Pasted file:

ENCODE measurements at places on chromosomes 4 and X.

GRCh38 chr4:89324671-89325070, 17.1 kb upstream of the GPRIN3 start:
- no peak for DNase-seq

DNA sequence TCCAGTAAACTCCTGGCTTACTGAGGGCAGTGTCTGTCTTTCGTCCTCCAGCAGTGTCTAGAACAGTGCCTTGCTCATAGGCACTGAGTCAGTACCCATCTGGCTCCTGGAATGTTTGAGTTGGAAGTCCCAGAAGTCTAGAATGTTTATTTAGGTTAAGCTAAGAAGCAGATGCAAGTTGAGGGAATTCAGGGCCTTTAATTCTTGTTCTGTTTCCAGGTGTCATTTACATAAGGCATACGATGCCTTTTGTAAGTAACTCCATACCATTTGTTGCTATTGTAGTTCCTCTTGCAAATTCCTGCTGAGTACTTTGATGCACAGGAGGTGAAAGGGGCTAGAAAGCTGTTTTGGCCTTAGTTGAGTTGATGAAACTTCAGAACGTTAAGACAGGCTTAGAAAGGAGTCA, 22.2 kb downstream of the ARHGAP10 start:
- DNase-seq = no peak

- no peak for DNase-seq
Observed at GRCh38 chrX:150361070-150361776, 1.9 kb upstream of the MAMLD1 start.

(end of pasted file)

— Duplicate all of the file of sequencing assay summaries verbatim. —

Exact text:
ENCODE measurements at places on chromosomes 4 and X.

GRCh38 chr4:89324671-89325070, 17.1 kb upstream of the GPRIN3 start:
- no peak for DNase-seq

DNA sequence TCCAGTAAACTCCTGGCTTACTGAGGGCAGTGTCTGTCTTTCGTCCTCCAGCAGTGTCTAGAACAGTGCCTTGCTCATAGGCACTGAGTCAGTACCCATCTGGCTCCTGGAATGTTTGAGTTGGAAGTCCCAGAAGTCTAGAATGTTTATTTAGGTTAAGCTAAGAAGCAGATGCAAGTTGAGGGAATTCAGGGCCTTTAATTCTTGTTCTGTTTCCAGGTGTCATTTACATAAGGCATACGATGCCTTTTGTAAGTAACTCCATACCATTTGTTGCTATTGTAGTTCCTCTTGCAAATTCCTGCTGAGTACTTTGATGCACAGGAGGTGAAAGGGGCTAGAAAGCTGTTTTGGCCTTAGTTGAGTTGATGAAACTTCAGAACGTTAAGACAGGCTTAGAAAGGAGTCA, 22.2 kb downstream of the ARHGAP10 start:
- DNase-seq = no peak

- no peak for DNase-seq
Observed at GRCh38 chrX:150361070-150361776, 1.9 kb upstream of the MAMLD1 start.